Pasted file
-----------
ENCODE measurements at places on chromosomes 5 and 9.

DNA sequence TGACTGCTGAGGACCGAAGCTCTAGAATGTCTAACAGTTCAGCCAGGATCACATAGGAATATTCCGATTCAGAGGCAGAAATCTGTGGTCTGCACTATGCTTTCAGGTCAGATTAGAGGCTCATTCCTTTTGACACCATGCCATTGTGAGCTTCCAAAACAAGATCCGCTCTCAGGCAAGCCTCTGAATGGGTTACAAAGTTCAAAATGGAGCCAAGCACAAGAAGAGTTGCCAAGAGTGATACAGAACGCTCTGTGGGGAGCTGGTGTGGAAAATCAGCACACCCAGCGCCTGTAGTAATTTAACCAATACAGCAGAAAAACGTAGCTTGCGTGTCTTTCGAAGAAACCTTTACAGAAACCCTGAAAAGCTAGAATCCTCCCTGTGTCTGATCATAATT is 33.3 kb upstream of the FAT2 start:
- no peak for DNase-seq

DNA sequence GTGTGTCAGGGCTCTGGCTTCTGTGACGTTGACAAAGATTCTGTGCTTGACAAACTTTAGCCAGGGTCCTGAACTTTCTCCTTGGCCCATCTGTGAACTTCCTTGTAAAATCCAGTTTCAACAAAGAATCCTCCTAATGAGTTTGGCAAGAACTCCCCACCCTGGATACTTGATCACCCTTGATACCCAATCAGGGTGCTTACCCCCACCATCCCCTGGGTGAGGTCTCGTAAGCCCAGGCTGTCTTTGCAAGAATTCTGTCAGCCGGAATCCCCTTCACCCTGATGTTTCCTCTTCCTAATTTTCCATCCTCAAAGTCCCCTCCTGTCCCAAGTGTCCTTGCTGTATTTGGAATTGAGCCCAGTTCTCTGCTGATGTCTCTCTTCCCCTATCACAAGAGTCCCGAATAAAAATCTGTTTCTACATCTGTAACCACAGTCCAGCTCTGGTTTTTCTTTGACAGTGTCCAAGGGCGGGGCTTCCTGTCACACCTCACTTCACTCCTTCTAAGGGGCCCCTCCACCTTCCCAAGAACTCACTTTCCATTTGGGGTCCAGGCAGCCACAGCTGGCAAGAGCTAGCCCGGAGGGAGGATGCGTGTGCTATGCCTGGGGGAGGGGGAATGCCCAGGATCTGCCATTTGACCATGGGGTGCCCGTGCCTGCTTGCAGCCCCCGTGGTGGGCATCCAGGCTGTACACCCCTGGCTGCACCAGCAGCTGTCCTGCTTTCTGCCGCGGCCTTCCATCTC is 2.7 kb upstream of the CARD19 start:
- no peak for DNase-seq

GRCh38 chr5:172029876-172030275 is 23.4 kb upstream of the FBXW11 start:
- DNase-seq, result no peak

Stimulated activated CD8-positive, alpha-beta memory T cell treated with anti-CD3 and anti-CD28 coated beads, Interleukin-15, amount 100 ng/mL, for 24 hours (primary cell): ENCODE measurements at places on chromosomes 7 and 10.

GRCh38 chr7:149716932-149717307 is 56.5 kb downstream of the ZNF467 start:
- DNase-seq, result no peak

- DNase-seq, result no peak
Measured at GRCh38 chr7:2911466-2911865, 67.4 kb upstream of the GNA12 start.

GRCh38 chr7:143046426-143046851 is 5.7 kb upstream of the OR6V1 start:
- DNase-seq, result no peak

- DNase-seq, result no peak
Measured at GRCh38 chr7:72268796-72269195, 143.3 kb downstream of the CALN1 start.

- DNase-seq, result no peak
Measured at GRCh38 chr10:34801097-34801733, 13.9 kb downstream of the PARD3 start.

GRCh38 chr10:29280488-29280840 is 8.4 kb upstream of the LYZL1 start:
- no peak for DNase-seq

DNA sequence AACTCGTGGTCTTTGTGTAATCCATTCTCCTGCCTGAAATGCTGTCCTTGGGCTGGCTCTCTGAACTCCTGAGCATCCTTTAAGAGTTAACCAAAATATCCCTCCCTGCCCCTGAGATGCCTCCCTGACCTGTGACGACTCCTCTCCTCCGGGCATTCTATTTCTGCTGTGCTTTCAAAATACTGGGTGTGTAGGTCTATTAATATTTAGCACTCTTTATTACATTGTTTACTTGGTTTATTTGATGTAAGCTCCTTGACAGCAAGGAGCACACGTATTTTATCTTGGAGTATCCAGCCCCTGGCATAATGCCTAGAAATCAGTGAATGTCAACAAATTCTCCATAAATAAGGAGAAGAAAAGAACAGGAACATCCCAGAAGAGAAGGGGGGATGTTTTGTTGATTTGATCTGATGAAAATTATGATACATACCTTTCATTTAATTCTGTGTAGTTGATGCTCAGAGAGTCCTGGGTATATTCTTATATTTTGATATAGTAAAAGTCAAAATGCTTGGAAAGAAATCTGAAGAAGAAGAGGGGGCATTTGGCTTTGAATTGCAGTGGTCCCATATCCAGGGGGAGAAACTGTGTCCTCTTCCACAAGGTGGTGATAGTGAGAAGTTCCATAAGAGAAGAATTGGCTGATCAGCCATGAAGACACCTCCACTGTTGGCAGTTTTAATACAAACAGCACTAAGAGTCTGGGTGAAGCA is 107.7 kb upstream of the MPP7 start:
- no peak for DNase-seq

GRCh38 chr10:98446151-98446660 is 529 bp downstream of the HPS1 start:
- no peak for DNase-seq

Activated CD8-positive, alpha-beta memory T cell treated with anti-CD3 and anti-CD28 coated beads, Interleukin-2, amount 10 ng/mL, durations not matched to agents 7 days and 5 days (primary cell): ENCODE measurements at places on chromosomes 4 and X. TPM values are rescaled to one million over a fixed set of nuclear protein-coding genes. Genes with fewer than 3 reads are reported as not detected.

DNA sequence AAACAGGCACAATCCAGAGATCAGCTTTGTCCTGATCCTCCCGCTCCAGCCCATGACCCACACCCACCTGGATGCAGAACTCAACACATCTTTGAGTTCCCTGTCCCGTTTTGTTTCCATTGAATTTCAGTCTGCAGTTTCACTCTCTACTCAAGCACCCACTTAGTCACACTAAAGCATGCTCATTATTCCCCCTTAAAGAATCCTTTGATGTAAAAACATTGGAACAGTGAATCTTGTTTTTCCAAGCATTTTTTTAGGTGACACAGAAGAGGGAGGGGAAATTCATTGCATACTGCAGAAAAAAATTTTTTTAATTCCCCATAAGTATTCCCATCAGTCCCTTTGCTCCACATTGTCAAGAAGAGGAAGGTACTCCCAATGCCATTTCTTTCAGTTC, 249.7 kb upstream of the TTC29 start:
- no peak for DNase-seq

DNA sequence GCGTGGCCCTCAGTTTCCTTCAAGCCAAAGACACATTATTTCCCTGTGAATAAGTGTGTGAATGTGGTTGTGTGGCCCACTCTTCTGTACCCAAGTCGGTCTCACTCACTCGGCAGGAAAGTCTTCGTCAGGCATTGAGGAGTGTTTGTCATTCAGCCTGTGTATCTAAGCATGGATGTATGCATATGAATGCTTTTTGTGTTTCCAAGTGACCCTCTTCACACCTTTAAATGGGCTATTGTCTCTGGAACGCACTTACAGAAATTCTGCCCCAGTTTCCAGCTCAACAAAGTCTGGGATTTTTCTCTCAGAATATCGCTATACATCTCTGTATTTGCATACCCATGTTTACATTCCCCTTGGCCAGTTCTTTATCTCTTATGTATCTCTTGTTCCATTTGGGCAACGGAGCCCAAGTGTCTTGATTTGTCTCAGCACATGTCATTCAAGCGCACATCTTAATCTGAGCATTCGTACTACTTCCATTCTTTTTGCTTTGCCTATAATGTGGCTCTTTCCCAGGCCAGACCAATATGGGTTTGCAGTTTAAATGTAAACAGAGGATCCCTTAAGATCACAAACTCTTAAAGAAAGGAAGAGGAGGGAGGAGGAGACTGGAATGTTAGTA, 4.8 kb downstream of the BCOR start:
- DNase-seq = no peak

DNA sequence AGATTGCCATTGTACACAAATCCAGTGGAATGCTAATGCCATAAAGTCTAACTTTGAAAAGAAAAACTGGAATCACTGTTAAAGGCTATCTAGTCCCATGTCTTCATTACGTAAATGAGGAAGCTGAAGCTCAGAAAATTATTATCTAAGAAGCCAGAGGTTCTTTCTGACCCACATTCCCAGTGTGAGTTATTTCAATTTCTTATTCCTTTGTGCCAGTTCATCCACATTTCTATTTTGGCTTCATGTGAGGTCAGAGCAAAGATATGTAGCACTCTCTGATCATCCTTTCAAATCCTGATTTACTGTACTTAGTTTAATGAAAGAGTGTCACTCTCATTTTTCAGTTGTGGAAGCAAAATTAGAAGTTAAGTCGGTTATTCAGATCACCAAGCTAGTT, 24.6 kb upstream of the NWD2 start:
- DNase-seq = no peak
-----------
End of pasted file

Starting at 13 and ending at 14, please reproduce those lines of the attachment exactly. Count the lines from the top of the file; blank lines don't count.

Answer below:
GRCh38 chr7:143046426-143046851 is 5.7 kb upstream of the OR6V1 start:
- DNase-seq, result no peak